Welcome to Bookmarker!

This is a personal project by @dellsystem. I built this to help me retain information from the books I'm reading.

Source code on GitHub (MIT license).

[...] In 1890, after new tariffs were introduced by the United States, the velvet workers at Lister’s were told to expect a cut in their wages of up to twenty-five per cent. The velvet workers did not have a trade union. They called for support from the Weavers Association, but Lister and his directors refused to budge and on December 17 a strike began at Manningham which lasted for nineteen weeks. At first only the velvet workers came out, but by March the dyers and spinners had joined them and almost 5,000 workers were on strike. There were violent confrontations between strikers and the police, but the strike was defeated and the production of velvet resumed. This had a large, lasting and unexpected consequence, because, by drawing attention to the lack of union organization inside the Yorkshire textile industry, it helped cause the formation of a political party to represent the interests of the working classes. The Independent Labour Party, later the Labour Party, was founded in 1893 and one of its first branches was in Bradford.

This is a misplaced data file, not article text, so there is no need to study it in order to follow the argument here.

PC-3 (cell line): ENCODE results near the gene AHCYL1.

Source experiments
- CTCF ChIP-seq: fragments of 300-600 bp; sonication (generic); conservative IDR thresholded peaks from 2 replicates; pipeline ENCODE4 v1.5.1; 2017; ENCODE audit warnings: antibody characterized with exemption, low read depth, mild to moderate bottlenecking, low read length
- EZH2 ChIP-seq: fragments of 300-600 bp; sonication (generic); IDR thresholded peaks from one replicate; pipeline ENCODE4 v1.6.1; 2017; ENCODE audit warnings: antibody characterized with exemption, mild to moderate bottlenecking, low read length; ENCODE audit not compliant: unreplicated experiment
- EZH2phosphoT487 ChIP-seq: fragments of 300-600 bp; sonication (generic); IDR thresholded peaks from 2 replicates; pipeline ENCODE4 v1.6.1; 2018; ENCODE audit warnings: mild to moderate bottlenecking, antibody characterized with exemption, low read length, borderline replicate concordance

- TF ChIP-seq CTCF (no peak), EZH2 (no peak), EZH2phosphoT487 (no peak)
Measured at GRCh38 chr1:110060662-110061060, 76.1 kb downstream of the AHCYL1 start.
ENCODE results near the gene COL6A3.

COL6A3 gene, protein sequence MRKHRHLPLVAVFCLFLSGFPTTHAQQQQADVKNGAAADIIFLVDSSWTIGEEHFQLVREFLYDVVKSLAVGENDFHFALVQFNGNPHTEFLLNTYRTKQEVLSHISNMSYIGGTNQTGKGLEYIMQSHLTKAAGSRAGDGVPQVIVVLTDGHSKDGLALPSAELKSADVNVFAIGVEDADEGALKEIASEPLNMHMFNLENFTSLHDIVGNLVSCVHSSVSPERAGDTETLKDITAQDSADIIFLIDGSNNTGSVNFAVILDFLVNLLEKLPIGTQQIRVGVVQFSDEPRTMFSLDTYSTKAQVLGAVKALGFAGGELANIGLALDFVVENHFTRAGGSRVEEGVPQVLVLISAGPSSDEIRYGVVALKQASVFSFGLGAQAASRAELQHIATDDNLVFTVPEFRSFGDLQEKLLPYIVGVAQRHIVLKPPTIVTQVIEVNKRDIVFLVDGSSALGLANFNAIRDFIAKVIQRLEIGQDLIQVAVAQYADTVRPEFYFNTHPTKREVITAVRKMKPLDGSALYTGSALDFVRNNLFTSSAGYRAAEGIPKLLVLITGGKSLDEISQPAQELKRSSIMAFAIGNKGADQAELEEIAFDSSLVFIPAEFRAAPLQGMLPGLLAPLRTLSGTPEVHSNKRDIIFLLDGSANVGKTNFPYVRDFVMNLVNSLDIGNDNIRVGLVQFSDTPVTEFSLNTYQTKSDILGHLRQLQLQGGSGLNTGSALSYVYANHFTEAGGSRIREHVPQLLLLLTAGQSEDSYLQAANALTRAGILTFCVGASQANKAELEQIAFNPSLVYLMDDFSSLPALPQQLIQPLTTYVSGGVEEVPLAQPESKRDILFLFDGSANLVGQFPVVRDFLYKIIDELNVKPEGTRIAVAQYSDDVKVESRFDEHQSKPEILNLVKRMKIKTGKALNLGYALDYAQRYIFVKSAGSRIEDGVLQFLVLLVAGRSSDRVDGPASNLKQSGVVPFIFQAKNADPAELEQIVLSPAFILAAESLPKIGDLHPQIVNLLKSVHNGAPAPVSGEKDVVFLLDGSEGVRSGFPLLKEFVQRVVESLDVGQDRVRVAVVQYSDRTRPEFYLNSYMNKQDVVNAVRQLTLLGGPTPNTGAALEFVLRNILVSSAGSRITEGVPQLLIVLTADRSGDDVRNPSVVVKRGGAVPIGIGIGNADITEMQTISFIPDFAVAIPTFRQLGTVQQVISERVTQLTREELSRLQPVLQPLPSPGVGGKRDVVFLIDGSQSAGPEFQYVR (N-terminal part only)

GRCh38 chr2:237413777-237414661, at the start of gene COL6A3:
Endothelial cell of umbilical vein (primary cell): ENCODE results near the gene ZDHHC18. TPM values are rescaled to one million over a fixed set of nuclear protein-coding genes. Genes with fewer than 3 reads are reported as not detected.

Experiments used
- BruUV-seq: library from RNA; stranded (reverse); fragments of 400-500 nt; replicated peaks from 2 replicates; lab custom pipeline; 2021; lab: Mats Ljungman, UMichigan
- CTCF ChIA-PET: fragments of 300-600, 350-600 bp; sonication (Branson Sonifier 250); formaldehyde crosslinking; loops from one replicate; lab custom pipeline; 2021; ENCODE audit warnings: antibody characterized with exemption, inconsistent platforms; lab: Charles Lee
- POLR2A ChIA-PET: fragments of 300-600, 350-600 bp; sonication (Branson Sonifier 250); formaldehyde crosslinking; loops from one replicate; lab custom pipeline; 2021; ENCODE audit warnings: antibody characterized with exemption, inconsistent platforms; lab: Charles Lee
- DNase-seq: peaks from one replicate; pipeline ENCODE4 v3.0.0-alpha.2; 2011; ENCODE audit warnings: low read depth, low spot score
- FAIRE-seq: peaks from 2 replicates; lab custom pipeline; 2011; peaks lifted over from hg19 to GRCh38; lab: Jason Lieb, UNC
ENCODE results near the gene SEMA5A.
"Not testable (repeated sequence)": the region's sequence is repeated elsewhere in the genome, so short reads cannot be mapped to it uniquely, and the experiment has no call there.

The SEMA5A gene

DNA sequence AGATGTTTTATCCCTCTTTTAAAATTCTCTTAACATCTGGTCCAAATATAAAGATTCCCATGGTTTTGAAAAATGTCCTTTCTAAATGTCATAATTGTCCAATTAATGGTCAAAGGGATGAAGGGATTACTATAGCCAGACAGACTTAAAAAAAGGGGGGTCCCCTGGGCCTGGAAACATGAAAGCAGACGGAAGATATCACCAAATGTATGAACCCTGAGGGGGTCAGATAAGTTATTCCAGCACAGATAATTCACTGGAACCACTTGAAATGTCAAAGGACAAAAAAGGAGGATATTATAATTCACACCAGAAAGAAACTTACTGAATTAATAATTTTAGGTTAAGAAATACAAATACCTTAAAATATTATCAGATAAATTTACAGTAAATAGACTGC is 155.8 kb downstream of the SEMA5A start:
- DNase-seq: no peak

cool bit of history!

—p.157 Lister's Mill (151) by Liz Jobey 4 years ago